It's essential to prepare your kitchen for success. If you've had a bad day and get home feeling tired and hungry and open the fridge to nutrient-lacking foods, then it will be pretty hard to avoid eating them. But people do this all the time! In fact, I've heard all the excuses in every shape and size:
  • “I got home from work at 8pm and there was nothing in the fridge so I ordered take-out.”
  •  “I had a stressful day and wound up eating a whole pack of biscuits in front of the TV.
  • “I couldn't be bothered to cook so I just had pasta again.”

Let's get the foundations right and get rid of the junk to allow for a smoother transition as you build on ONE thing to change over time.

First, throw away ALL the junk — don't keep a few cookies in case of emergencies or worry about the waste. If you have these foods in the house you will eat them eventually, usually when you are tired or stressed.

Here's what needs to go:

1. Breakfast Cereals

These are processed packets of sugar and preservatives with added-in nutrients. (Because they are so lacking in nutrients, the manufacturers need to add some!) A bowl of cereal is just a bowl of sugary nothingness and is the worst way to start your day.

2. Processed and Convenience Foods

Most likely they contain a long list of chemicals and they leave your body crying out for nutrients. Once your taste buds get used to these kinds of foods, you crave them more and more.

3. Margarine 

Butter is such a pure product compared to a tub of dyed yellow plastic chemicals with healthy pictures and words on the front. No, butter isn't fattening and yes, it does contain fat, but these fats are essential for our well­ being.

4. Canned Meals

Studies show that small amounts of chemicals and toxins from the can leaches into the food. In addition, the food in cans has often been prepared in a way that makes it last longer, which severely reduces its nutrient value. Many canned foods contain added sugar, refined salt and preservatives, so read the labels and choose the ones that only contain water.

5. Salad Dressings

Most shop-bought salad dressings contain sugar and some contain gluten. They are a sickly, sugary way of trying to add flavor to your salad. Add natural flavors instead.

6. Biscuits, Cakes and Sweets

Just because they are sold on the shelves does not mean that they are safe to eat.

7. Yogurts

We've been grossly misled to believe that yogurts are a healthy product. While they do contain protein, probiotics and calcium and are advertised to support gut health, if you dig a little deeper, they are in fact a bit of a cheater.

The probiotic content is usually minimal so it's better to take a good-quality probiotic capsule instead. The calcium content isn't enough on its own as calcium needs magnesium and vitamin D to be utilized for bone density. Dark leafy green vegetables and nuts are a far better choice.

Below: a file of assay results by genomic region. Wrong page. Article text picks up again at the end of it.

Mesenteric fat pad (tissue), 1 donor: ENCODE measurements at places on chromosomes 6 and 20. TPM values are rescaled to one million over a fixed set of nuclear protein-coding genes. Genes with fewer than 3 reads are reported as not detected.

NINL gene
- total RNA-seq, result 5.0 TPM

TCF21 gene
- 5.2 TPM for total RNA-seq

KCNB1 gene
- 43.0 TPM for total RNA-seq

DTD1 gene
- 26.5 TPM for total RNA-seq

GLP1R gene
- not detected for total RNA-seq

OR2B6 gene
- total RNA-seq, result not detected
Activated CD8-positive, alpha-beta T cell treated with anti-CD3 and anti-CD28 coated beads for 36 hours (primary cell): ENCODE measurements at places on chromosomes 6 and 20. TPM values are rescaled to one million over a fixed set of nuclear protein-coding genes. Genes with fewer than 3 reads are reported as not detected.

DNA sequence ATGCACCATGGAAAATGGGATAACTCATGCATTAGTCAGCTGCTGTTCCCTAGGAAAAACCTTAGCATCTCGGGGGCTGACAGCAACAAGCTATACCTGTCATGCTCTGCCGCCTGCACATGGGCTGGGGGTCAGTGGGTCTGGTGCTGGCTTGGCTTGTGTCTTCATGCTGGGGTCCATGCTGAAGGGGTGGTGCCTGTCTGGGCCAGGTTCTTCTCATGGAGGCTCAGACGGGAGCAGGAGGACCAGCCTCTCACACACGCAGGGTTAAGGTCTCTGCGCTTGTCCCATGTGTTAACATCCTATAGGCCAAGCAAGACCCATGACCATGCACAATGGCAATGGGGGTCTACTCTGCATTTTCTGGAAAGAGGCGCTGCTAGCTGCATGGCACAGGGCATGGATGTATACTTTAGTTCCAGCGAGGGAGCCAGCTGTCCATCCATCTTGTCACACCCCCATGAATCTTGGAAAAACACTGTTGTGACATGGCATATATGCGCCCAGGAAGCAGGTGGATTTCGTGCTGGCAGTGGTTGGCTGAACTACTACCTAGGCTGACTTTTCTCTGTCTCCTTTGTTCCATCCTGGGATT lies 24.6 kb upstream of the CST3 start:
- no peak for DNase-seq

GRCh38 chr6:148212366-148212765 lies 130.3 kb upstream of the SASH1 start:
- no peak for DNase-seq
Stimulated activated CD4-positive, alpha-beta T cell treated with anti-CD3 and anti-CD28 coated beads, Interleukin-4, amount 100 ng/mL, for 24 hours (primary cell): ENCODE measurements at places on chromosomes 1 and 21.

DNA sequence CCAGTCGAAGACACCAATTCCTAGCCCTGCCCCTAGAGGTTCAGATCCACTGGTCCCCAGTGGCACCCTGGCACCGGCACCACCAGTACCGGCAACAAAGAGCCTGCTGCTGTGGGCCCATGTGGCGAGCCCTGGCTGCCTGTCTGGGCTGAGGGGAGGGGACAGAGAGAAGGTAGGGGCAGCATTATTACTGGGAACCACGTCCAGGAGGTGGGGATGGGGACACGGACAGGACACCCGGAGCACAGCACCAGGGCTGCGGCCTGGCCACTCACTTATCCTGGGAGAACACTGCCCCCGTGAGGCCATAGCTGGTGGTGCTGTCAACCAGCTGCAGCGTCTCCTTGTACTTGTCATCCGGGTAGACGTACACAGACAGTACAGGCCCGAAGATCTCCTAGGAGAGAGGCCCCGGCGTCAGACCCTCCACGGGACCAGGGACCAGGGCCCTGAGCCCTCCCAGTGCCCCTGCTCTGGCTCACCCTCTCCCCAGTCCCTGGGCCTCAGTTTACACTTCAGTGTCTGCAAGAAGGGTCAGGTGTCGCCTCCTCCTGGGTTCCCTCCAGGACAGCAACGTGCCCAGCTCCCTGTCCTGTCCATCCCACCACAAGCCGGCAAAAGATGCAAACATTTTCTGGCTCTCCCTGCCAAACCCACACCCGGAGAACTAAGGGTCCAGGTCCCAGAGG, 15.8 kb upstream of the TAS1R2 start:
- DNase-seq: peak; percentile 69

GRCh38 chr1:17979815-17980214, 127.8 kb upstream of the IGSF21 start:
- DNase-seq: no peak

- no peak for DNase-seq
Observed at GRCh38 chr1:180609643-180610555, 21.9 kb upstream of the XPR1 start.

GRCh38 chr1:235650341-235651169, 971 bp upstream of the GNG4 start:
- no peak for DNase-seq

8. Table Salt

This is actually a processed form of salt that is not recognized by our bodies and contains chemicals. Table salt contains additives to make it free-flowing. Ferrocyanide, talc and silica aluminate are just some of the chemicals added. It lacks the essential trace minerals, which are the components of real salt that we need to survive. It can disrupt the body's fluid balance, which can lead to cellulite and more serious conditions, such as arthritis, gout and kidney problems.

That's the elimination process. Now for the re-stock. Let's start with the fridge! 

1. Protein

Allocate one shelf of your fridge to be dedicated to protein because each of your meals should contain it. Some ideas: fish, meat or chicken.

2. Non-Meat Protein 

Good options include cooked pulses, nuts and seeds.

3. Salad and Vegetables 

Every single one of your meals should contain vegetables. The colors in vegetables are a health powerhouse of phytonutrients that help reduce the risk of heart disease, cancer and diabetes, so when you are shopping for vegetables picture a rainbow and try to buy as many colourful ones as possible.

4. Your Favorite Dairy Alternative

Opt for coconut milk or a nut milk and coconut yogurt, and feta or goat's cheese (if you eat those).

5. Olive Oil and Coconut Oil 

Olive oil is great for drizzling over salads and already-roasted vegetables, but don't cook with it. It has a very low tolerance for heat and, when heated above its threshold, breaks down and produces potentially harmful chemicals. So just use olive oil cold for added flavor and cook with coconut oil, butter, ghee or avocado oil, all which have a higher tolerance for heat.

6. Coconut Flour, Rice Flour and Gram (chickpea) Flour 

These gluten-free flours are my staples for baking or thickening foods like sauces.

7. Brown Rice, Pasta or Noodles or Rice Paper Wraps 

These can be great for occasional treats and certainly useful if you're trying to wean your household off gluten containing-products. They are still a form of sugar to your body so use occasionally, not daily.

8. Quinoa 

This is a useful seed (not grain) that can be a good alternative to rice or couscous. It can cause digestive issues for some people and it's not something I eat often, but I do have it for odd occasions. Quinoa is naturally gluten-free and a rich source of protein so it's good for vegans and vegetarians.

9. Good-Quality Coffee

If you have the caffeine habit, then invest in good­ quality, organic coffee. I encourage you to keep it to a maximum of two cups per day and avoid adding anything to it.

Source: MindBodyGreen

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